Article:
To alter xenobiotic pharmacokinetics, the approach to a poisoned patient may include administration of gastrointestinal (GI) evacuants. Selected patients may benefit from minimizing systemic exposure by decreasing GI transit time and increasing rectal expulsion. The most effective process of evacuating the GI tract in poisoned patients is referred to as whole-bowel irrigation (WBI). WBI is typically accomplished using polyethylene glycol with a balanced electrolyte lavage solution (PEG-ELS). A detailed discussion of the merits of WBI in the context of various decontamination strategies is provided in Chap. 8.
In 1625 while endeavoring to recover from febrile “Hungarian disease,” Johann Glauber drank from a well from which he later isolated sal mirabile, now known as sodium sulfate, Na2SO4.47 He advocated its use as a purgative and determined a synthetic production method.47 In 1675, Nehemiah Grew first observed the presence of a purgative salt in the springs at Epsom, later determined to be magnesium sulfate.113 Phosphate of soda, called “tasteless purging salt,” was found in the urine by Hellot in 1737 and introduced into clinical practice as a purgative by George Pearson some 50 years later.107 In 1882 to 1883, Hay reported on a series of experiments that provided the basis for the understanding of the mechanism of action of the saline cathartics. He identified the viscus as the main source of bowel fluid, which was secretory in nature, and established a dose–response principle of decreased time to stool as salt concentrations were increased.43,44 PEG was introduced in 1957 as a nonabsorbable marker for the study of human fat, carbohydrate, and protein absorption.15 Experimental studies of intestinal lavage in normal human subjects appeared in 1968.78 In 1973, Hewitt and colleagues reported on WBI in clinical practice, their method of “whole-gut irrigation” with a solution of sodium chloride, potassium chloride, and sodium bicarbonate in distilled water to prepare the large bowel for surgery.46 WBI was used therapeutically for poisoning in 1976 in a patient ingesting 300 lead airgun pellets who was unresponsive to oral magnesium sulfate purgation.147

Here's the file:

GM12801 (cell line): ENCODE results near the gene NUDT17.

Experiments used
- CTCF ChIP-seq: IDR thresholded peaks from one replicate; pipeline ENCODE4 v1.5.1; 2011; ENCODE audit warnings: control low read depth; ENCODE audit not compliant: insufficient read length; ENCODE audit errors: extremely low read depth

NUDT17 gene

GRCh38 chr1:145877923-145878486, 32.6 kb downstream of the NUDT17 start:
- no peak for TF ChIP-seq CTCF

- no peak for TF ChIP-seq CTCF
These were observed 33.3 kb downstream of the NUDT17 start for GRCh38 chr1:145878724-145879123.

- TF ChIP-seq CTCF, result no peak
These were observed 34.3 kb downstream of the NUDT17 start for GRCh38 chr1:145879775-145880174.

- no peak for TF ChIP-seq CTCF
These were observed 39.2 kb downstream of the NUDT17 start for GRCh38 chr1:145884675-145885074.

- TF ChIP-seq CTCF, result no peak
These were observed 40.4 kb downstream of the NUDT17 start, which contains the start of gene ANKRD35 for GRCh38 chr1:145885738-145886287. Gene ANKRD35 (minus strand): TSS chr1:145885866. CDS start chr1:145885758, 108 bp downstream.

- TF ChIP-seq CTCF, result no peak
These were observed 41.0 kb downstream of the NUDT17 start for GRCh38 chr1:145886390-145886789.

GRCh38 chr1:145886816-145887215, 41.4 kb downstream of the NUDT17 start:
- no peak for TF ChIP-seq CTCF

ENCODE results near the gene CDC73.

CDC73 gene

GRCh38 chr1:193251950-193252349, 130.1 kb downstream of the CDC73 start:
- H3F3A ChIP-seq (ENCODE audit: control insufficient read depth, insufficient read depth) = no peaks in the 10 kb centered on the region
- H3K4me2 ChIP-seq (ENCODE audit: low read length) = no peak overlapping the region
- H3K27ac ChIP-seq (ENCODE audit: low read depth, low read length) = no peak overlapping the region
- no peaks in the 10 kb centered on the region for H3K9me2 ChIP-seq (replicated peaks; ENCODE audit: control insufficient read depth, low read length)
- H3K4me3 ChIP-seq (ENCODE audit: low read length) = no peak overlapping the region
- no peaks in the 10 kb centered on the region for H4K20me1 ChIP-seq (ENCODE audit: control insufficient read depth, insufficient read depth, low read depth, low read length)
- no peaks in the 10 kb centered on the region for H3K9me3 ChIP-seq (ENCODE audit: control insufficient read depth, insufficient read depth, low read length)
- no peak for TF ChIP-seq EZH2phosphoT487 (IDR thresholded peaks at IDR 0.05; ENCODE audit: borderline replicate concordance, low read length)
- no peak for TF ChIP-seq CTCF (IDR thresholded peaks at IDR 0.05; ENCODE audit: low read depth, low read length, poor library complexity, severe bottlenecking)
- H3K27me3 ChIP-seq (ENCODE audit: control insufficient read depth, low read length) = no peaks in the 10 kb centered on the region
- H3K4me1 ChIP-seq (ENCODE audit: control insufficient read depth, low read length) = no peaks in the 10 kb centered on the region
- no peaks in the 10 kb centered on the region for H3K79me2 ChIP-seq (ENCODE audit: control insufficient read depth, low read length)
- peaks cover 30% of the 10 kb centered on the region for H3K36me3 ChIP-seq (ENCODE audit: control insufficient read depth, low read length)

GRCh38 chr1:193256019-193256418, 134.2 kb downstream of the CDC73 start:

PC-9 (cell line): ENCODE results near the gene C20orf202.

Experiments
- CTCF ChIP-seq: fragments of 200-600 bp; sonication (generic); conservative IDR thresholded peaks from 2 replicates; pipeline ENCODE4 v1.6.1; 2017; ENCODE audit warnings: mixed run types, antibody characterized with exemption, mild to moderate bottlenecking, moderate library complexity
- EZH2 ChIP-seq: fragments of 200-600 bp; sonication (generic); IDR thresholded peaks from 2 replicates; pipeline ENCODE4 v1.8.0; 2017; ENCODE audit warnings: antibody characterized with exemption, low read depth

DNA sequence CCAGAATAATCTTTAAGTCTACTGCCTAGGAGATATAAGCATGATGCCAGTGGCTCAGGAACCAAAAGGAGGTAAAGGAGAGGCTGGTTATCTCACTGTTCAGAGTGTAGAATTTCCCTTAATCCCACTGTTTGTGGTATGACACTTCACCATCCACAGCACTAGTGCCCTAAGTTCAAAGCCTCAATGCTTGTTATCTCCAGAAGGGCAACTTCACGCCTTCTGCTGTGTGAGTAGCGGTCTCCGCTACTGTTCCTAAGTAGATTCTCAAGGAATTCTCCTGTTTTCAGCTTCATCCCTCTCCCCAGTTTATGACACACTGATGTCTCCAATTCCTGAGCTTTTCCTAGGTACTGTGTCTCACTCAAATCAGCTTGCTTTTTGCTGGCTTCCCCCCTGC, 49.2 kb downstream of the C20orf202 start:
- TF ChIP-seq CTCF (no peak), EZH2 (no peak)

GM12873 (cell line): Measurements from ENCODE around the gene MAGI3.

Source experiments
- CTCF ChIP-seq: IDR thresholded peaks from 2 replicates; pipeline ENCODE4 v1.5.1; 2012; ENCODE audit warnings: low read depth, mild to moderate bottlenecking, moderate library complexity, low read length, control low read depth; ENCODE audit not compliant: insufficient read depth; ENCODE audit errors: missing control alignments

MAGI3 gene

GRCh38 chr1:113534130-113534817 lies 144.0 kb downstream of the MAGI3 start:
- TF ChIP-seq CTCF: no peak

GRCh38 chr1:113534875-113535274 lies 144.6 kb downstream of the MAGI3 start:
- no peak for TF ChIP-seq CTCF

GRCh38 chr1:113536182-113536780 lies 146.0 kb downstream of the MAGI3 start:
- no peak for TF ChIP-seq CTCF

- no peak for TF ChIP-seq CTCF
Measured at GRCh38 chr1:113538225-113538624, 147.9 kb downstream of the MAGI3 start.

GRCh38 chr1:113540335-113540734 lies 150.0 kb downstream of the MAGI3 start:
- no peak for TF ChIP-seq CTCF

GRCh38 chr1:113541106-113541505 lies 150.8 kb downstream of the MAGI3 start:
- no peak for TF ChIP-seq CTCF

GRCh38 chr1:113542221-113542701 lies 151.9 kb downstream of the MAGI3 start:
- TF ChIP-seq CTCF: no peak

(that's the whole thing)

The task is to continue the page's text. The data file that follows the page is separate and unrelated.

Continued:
Xenobiotics that promote intestinal evacuation are referred to as laxatives, cathartics, purgatives, promotility agents, and evacuants. Depending upon dose, the same xenobiotic may accomplish some or all of these tasks, with differing side effect profiles. Laxatives promote a soft-formed or semifluid stool within 6 hours to 3 days. Cathartics promote a rapid, watery evacuation within 1 to 3 hours.119 The term purgatives relates the force associated with bowel evacuation. Evacuants are commonly used for pre-procedural bowel cleansing, with an onset of action of as little as 30 to 60 minutes, but typically require 4 hours for a more complete effect. Promotility agents stimulate GI motor function via the enteric nervous system via acetylcholine, serotonin, motilin, or intestinal chloride channels.